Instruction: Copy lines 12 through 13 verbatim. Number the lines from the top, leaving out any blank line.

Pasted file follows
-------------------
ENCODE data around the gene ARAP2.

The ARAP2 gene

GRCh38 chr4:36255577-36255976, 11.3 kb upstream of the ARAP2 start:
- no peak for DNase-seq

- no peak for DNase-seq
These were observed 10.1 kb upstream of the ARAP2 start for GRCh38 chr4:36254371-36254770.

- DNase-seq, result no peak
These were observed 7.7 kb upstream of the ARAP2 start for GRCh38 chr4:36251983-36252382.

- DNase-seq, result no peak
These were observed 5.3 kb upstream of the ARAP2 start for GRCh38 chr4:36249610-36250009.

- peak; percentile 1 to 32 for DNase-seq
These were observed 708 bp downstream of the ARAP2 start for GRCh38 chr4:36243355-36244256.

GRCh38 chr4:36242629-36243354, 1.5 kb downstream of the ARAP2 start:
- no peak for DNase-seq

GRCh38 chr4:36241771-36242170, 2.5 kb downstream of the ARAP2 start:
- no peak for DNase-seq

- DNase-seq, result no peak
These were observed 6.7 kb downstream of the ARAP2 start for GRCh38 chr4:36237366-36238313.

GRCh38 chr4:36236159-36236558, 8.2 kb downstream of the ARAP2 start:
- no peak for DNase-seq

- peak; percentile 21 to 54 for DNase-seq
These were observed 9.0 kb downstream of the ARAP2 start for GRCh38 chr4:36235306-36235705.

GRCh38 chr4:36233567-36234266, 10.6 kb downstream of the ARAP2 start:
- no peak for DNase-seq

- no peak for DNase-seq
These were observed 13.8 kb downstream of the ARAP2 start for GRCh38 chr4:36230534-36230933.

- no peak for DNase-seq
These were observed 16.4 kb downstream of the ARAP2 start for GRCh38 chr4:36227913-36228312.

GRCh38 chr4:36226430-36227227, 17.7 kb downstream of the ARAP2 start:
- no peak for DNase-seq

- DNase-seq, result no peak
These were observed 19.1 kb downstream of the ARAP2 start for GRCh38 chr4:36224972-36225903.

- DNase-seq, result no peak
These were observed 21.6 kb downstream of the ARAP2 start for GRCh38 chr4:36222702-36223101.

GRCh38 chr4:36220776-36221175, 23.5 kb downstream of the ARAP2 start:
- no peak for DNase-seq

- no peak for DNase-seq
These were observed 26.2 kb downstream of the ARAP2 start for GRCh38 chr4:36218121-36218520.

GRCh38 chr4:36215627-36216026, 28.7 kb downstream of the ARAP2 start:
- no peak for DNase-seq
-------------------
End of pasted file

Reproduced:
These were observed 708 bp downstream of the ARAP2 start for GRCh38 chr4:36243355-36244256.

GRCh38 chr4:36242629-36243354, 1.5 kb downstream of the ARAP2 start: